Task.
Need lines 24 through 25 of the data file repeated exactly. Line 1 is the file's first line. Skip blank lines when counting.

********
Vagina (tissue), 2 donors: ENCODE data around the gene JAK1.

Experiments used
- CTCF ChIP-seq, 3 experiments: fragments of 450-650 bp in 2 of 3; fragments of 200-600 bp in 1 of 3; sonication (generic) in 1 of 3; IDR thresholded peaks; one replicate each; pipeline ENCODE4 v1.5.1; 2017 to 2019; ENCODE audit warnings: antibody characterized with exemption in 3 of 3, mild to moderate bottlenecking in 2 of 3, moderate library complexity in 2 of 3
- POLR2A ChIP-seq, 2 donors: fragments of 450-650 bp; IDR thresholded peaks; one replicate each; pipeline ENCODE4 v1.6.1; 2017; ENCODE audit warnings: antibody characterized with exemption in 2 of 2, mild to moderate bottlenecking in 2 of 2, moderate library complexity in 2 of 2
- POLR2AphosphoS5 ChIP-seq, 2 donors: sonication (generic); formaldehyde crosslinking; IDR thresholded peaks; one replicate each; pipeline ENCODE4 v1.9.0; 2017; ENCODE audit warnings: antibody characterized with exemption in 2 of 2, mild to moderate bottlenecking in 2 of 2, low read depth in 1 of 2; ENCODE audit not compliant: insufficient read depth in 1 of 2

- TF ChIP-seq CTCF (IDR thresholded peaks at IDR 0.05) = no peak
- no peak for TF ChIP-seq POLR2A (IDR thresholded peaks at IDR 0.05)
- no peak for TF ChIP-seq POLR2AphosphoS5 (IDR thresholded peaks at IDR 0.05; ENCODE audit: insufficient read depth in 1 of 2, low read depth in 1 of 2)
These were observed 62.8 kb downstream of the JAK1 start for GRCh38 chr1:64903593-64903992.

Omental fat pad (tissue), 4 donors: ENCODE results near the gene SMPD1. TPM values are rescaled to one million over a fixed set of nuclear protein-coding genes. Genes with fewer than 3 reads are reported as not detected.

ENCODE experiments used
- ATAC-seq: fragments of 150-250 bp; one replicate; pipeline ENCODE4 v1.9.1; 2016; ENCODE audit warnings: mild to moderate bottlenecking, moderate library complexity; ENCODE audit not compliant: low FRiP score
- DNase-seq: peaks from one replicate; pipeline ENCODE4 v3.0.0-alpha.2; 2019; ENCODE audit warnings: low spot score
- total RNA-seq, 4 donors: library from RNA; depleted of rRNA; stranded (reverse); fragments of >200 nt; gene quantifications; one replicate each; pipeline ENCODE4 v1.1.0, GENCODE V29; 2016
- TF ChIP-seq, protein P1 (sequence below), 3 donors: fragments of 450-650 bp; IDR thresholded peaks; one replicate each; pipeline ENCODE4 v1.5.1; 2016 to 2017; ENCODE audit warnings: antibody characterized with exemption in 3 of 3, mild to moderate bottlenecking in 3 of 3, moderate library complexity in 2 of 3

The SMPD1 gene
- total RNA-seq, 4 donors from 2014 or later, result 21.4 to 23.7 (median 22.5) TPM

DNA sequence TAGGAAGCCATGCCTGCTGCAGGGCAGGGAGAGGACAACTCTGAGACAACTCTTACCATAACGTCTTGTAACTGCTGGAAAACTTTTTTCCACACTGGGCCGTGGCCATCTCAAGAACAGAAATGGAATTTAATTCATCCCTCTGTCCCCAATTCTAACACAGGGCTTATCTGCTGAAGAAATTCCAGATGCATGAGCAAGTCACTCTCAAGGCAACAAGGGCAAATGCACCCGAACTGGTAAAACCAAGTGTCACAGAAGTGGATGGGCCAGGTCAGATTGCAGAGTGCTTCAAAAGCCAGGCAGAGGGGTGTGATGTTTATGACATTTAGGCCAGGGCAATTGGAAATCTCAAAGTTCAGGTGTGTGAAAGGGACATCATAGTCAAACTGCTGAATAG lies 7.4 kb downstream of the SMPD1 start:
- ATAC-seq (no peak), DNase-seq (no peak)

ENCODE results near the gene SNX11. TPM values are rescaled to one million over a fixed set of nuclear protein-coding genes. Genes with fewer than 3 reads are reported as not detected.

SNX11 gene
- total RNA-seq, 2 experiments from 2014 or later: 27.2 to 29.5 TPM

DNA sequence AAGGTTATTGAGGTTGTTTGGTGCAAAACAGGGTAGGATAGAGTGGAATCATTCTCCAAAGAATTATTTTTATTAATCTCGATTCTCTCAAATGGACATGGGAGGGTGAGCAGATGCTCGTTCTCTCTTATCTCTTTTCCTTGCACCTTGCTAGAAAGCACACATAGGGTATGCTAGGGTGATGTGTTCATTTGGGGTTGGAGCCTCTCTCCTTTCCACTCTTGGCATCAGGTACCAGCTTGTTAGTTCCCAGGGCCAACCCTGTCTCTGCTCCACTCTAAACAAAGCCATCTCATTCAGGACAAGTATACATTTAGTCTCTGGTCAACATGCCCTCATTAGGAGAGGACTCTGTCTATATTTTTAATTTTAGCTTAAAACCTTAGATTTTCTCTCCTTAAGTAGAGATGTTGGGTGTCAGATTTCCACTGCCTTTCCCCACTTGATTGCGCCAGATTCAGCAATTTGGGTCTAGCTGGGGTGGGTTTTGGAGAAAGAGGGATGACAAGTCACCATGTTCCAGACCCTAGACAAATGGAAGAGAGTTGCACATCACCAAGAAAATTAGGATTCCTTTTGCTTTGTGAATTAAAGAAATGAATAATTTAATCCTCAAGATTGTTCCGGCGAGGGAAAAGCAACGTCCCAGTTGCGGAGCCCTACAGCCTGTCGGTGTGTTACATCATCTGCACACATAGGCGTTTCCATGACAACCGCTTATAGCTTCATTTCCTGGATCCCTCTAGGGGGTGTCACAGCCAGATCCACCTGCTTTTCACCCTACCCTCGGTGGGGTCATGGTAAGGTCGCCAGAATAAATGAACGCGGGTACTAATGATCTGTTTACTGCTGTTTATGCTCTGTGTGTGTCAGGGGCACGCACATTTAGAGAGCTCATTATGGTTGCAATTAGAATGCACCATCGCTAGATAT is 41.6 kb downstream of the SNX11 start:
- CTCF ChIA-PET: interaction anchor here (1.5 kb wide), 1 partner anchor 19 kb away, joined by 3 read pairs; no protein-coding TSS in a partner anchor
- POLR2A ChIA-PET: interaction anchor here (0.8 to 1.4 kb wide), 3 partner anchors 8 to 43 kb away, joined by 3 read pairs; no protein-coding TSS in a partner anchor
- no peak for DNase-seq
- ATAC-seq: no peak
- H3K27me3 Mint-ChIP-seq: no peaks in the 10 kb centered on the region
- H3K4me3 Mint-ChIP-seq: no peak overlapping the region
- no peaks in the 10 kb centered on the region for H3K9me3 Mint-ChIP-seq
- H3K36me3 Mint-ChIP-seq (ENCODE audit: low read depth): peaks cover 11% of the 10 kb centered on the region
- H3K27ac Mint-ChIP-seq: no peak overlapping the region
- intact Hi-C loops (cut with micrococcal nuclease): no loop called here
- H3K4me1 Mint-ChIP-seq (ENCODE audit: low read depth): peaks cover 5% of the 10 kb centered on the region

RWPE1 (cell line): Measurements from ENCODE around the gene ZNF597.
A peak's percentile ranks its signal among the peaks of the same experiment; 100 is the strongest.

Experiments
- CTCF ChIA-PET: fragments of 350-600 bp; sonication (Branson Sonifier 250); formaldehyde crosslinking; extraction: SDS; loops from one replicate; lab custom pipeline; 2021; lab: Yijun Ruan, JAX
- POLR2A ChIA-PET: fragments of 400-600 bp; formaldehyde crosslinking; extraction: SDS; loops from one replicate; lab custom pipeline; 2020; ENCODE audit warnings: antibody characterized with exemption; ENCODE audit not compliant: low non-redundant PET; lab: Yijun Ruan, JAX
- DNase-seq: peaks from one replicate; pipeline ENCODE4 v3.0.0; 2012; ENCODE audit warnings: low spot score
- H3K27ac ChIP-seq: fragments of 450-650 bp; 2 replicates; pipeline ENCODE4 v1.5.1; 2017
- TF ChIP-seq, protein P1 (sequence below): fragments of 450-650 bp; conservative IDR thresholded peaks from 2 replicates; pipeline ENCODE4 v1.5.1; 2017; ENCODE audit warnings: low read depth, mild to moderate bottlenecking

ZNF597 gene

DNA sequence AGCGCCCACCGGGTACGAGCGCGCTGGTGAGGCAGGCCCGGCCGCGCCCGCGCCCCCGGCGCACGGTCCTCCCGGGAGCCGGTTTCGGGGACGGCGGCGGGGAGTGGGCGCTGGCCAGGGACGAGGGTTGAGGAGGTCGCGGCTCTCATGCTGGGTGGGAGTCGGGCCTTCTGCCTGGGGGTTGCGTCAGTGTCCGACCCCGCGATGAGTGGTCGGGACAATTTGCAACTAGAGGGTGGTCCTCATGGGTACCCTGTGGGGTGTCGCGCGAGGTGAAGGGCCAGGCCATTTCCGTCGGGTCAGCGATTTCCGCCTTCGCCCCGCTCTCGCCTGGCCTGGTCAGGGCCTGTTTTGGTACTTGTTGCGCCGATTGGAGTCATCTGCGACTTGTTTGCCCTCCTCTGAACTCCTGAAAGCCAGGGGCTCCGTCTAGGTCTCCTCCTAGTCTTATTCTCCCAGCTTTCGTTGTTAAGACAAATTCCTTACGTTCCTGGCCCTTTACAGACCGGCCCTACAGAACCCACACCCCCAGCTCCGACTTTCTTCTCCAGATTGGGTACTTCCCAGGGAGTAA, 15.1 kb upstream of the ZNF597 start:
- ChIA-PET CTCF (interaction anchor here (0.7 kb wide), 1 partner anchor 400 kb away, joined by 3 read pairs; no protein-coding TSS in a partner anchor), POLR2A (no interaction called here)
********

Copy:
- CTCF ChIA-PET: interaction anchor here (1.5 kb wide), 1 partner anchor 19 kb away, joined by 3 read pairs; no protein-coding TSS in a partner anchor
- POLR2A ChIA-PET: interaction anchor here (0.8 to 1.4 kb wide), 3 partner anchors 8 to 43 kb away, joined by 3 read pairs; no protein-coding TSS in a partner anchor